The great thing about minor league baseball is the opportunity to see prospects and future big leaguers play in a more fan-friendly atmosphere. The Wilmington Blue Rocks have had their share of prospects and players that have made it to “the Show”, but so have their opponents.
My #18 top Blue Rocks moment is…
Seeing all of the prospects and future big leaguers on the opposing teams.
My first experience in Wilmington came late in 1995 and I had the chance to attend the Carolina League playoffs. The Blue Rocks met Kinston, which was a well-pitched series (as expected). The Indians had Bartolo Colon in their rotation and Richie Sexson manning first base.
In 1996, I had the chance to see Jaret Wright start for the Indians. He lost in May to Matt Saier. Wright allowed four runs on seven hits and two walks over five innings. He struck out two. He actually settled down after the first inning, when he allowed a two out walk and four straight hits to push across the four runs. The big hit came from Carlos Mendez, a two-run triple for the big man. After that, Wright allowed base runners, but escaped jams. Prior to that game, Wright had a 0.93 ERA in seven CL starts (four earned runs allowed).
First baseman Sean Casey batted third for the Indians and went 2-for-4. He drove in their lone run in the sixth inning. At that point in the season, Casey was third in the CL in hitting at .327.
1997 was the transition period for the Atlanta Braves, as they were in their final season in Durham. Jason Marquis was in that rotation. He was frustrating to watch, as he would pitch well, but always have one bad inning.
With the Carolina League All-Star Game in Wilmington in 1998, I had a chance to see all of the best players in the league, though not all of them made the team. One of them was Rick Ankiel, who completely dominated the league while with Prince William and was named the Pitcher of the Year. 1998 was also a summer of traveling for me and my family and we had a chance to see Ankiel a few times. He was just as nice of a person as he was good at pitching.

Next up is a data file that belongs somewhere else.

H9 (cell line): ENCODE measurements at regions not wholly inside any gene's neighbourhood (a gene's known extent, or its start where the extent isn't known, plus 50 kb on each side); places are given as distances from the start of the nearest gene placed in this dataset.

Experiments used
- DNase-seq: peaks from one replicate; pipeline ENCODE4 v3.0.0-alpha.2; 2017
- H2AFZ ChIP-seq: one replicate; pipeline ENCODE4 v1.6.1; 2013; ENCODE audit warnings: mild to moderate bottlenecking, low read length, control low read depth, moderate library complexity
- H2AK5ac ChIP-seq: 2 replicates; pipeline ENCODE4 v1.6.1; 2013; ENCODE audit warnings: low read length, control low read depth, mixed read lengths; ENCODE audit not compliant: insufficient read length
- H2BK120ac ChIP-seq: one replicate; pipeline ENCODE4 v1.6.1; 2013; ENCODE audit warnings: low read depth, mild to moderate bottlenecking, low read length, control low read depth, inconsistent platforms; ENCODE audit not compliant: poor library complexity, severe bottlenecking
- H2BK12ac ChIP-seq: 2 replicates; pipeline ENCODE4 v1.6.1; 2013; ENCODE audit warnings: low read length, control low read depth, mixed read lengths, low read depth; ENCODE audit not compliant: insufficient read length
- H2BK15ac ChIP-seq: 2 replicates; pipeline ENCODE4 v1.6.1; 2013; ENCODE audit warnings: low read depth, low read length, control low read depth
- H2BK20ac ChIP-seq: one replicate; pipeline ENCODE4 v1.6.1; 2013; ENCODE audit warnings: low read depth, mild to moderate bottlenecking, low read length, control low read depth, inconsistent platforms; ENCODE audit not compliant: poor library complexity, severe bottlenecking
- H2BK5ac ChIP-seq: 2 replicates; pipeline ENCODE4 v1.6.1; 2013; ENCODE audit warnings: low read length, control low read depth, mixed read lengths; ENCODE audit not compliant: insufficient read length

Joe Crede was an All-Star and was one of the best third baseman I had seen. He also had one of the best offensive season in the CL. He was second in the league in batting average (.315), third in homeruns (20), and first in RBIs (88). Jerry Hairston was another All-Star, at second base for Frederick.
1999 was my first year as an usher in Wilmington, along with Myrtle Beach’s first year in the league. I had the chance to see the best double play combination I had ever seen in shortstop Rafael Furcal and second baseman Marcus Giles. They helped carry the Pelicans to a shared CL Championship.
In 2000, I saw a glimpse of the greatest player I have ever seen, Albert Pujols. He didn’t spend much time in Potomac, but you knew he was way better than everyone else. The ball just sounded different coming off his bat. Salem also had a talent laden group of players that went on to play important roles in Colorado, like Matt Holliday, Garrett Atkins, and Aaron Cook. Chone Figgins went on to fame with the Angels and then Seattle and Juan Uribe went on to help the SF Giants win a World Series in 2010. I also had a chance to see and meet Steve Bechler in Frederick. I was heart-broken when he died in 2003.
I cannot remember if it was in 1999 or 2000 when he was pitching for Kinston, but I do remember the moment. It was a hot, summer Sunday afternoon game in Wilmington. If you have ever been out East, Sunday afternoon games in the summer are brutal. I was excited to see the starter for Kinston, CC Sabathia. It didn’t turn out as I had hoped: he left after just one inning due to heat exhaustion. If I wasn’t working, I probably would have left. I did finally get to see him pitch in person in 2001 during spring training.
2002 was stacked with future big leaguers. Myrtle Beach had Adam Wainwright, Kelly Johnson, Roman Colon, and Adam LaRoche. Wainwright became one of my all-time favorite pitchers that season. Ryan Church pounded homeruns off the Frawley Stadium scoreboard before being promoted and then traded to Montreal. Lynchburg had one of the best rotations I had seen, with Sean Burnett leading the way (along with Jason Sharber, Landon Jacobsen, Jeff Bennett, Mike Connolly, and DJ Carrasco). They also had future big leaguers all over their roster with Chris Duffy, Nate McLouth, Jose Castillo, and Ronny Paulino.
More recently, I saw Matt Wieters in his short stay with Frederick in 2008. In 2011, my first season in the press box, Myrtle Beach (which is now affiliated with Texas) had Mike Olt and Robbie Ross. Lynchburg (now with Atlanta) had shortstop Andrelton Simmons. Frederick had Manny Machado at shortstop.
Baseball in Wilmington has been good to me over the years. You never know who you might see that could be the next big leaguer and you can say “I remember when…”